August 18, 2015

Waukegan Kit Home Featured on National TV

This summer a kit house in the Chicago area was featured on not one, but two, nationally broadcast television shows.

811 W. Grove, Waukegan. Photo courtesy of Lake County Assessor.


Montgomery Ward Maywood. Scan from Antique Home Style.



The entry after some landscaping improvements done on George to the Rescue. Photo courtesy of Sweet Peas Design.


This summer, this Maywood model from Montgomery Ward was featured on both The Meredith Vieira Show and George to the Rescue











The homeowner believed the house was a Barrington model from Sears Roebuck. The models look similar but there is evidence to support the house is actually from Montgomery Ward.


Sears Barrington. 
 
I believe this house to be a Maywood based on differences on the exterior, such as window placement, placement of the electrical fixtures, and the pitch of the roof of the front entrance. On the Waukegan house, there is a shed dormer over the windows on the second floor, but Wards also offered the model with that option.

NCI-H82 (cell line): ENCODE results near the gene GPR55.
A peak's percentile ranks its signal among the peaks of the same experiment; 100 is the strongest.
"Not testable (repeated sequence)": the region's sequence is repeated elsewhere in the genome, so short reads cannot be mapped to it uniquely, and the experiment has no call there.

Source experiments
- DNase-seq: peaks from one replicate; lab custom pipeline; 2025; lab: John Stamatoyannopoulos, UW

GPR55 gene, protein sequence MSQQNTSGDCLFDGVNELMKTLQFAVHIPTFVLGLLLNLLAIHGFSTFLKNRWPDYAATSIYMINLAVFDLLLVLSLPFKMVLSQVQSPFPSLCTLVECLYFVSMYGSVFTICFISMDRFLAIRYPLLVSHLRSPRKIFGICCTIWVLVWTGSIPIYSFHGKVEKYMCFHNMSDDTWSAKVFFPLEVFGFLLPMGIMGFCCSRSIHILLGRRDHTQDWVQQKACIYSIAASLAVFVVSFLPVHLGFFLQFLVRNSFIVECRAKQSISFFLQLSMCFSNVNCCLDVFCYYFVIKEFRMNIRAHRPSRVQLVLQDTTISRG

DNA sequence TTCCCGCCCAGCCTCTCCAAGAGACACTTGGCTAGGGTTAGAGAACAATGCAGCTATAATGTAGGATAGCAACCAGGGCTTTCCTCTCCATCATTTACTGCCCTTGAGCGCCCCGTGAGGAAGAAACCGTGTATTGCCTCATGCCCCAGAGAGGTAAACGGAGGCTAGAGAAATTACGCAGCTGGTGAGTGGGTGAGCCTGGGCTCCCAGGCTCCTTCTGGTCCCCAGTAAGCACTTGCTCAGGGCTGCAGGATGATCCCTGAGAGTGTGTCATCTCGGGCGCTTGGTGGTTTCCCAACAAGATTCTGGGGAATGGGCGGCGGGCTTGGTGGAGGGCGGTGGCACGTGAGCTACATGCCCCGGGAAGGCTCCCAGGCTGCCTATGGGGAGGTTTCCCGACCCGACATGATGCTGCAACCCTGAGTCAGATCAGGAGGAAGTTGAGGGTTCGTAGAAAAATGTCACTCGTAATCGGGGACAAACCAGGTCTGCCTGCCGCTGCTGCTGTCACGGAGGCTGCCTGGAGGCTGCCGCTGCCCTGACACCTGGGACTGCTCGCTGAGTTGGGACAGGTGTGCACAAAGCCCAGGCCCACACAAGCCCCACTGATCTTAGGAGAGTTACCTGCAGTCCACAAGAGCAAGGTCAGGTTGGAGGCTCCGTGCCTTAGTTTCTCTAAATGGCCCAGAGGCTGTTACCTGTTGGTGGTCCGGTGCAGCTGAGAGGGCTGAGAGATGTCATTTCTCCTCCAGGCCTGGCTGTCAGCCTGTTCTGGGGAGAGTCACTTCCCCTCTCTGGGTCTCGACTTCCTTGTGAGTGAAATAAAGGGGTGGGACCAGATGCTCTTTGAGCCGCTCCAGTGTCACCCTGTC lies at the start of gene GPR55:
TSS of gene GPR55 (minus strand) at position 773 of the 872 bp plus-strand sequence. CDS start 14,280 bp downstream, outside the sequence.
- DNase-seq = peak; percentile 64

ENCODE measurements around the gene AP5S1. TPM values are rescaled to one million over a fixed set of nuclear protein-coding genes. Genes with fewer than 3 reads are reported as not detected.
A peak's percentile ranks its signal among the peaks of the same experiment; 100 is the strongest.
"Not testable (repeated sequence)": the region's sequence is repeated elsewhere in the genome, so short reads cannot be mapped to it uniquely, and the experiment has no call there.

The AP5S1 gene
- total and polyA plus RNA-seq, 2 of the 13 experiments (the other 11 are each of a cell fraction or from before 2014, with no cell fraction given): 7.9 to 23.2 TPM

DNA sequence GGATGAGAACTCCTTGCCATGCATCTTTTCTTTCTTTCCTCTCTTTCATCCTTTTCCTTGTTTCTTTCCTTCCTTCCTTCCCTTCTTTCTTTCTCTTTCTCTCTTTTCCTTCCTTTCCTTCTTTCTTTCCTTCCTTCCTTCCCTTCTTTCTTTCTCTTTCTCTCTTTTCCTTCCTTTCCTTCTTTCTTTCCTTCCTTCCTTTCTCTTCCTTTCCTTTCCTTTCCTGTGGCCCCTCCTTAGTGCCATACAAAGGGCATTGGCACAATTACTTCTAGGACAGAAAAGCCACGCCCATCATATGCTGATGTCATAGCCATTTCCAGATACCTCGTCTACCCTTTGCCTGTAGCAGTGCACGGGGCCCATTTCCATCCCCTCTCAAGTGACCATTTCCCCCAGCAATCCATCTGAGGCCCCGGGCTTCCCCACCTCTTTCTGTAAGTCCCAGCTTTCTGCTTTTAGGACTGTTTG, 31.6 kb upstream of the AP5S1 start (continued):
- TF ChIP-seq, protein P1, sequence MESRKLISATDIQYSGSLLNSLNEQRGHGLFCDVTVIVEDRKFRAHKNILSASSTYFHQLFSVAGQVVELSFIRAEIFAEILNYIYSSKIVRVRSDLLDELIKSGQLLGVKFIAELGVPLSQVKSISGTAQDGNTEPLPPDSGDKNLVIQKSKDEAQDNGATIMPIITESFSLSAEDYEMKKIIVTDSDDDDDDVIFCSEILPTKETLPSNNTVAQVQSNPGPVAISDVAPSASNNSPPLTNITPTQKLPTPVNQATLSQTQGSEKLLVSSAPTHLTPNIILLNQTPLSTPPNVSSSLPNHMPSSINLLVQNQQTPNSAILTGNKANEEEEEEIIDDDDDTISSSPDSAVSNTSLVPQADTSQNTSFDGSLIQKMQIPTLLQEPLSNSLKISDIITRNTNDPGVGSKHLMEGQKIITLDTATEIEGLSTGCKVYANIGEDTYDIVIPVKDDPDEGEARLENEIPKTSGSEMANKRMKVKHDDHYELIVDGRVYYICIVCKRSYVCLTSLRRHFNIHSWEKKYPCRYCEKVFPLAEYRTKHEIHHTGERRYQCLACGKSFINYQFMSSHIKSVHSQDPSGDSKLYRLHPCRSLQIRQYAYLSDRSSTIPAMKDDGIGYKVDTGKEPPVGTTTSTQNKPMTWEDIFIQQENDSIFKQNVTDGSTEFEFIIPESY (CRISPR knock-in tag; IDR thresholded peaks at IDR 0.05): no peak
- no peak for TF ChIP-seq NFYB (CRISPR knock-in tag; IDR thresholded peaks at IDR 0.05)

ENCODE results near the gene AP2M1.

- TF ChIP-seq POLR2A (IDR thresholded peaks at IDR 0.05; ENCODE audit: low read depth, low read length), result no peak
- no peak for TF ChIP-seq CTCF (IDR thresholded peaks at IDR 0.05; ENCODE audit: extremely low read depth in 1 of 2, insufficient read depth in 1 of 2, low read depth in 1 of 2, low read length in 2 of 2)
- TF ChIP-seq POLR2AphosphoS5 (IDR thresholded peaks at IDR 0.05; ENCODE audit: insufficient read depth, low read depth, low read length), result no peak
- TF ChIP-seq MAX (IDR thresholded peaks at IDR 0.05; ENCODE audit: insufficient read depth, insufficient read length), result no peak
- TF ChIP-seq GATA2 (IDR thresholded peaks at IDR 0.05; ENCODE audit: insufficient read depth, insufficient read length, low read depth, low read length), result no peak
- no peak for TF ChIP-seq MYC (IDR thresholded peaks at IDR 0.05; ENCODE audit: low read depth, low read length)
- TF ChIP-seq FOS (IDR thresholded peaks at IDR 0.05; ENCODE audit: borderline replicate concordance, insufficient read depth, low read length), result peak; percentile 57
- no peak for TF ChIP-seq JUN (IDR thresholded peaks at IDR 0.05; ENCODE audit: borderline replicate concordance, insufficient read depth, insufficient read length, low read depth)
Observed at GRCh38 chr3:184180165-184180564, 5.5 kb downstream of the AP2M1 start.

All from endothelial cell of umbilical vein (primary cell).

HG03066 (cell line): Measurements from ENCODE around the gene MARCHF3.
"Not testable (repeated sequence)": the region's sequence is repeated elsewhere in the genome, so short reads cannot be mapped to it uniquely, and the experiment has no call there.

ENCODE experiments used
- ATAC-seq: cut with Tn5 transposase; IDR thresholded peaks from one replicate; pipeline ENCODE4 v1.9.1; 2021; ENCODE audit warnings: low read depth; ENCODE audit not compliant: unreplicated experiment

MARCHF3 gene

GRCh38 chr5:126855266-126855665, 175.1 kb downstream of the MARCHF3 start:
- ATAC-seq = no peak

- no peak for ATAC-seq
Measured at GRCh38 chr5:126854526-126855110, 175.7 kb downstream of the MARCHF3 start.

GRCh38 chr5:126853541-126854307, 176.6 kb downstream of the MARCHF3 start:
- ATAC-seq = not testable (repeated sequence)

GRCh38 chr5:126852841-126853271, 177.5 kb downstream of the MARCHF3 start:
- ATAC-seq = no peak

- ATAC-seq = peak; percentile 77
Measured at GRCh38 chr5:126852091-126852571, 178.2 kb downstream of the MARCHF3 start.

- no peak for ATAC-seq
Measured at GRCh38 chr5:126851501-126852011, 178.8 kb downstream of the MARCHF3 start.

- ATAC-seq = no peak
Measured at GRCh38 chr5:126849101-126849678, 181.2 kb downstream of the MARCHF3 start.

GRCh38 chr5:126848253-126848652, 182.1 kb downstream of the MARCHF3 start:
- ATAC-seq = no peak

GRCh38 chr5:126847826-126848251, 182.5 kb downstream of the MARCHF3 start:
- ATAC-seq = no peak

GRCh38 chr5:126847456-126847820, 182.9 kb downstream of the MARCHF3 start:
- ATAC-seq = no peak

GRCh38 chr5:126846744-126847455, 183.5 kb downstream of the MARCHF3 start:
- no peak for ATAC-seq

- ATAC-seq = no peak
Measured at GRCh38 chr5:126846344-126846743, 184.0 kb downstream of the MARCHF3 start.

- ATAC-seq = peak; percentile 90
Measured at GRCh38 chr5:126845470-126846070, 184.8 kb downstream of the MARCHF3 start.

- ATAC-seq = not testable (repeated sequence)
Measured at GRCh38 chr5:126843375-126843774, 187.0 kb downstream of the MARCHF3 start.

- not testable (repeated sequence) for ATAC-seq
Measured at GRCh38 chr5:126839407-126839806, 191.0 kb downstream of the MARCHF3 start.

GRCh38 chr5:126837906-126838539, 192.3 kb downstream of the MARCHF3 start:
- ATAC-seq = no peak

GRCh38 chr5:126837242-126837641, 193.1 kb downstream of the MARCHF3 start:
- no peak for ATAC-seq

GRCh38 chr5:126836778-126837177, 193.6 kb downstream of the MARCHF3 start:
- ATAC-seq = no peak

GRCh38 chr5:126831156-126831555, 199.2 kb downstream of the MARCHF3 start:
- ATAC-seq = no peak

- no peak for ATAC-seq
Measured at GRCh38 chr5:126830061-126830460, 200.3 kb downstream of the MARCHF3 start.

The house was built about 1928-1929.


The house was in need of repair. Branches from a tree had fallen through the roof and it was leaking. The fireplace brick needed tuckpointing. The homeowner's sister wrote to the Meredith Vieira Show  and made a wish that her brother's house could be fixed and remodeled.

The homeowner and his sister were selected to appear on the Meredith Vieira Show. The show had the roof fixed immediately, and then enlisted the help of George Oliphant, host of the show George to the Rescue.


The Waukegan house received about $68,000 worth of improvements, including new hardwood floors, a new front door, new glass in cabinets, painting, landscaping, and new furnishing. 

The new living room. Photo courtesy of  Sweet Peas Design.


The plaster arch from the living room to the dining room. This "artistically designed" style was offered with the Montgomery Ward Maywood. Photo courtesy of Sweet Peas Design.


The dining room has been converted into an art studio. The homeowner is a professional artist. If you look through the kitchen doorway, you'll see there is no breakfast nook, as you would see in a Sears Barrington. Photo courtesy of Sweet Peas Design.






2 comments:

SearsHouseSeeker said...

Great details to know about the interior differences between these two models that look so similar on the exterior. Good job, Lara!
http://sears-house-seeker.blogspot.com

Lara Solonickne said...

I could be wrong on this identification, but I feel pretty good about it!

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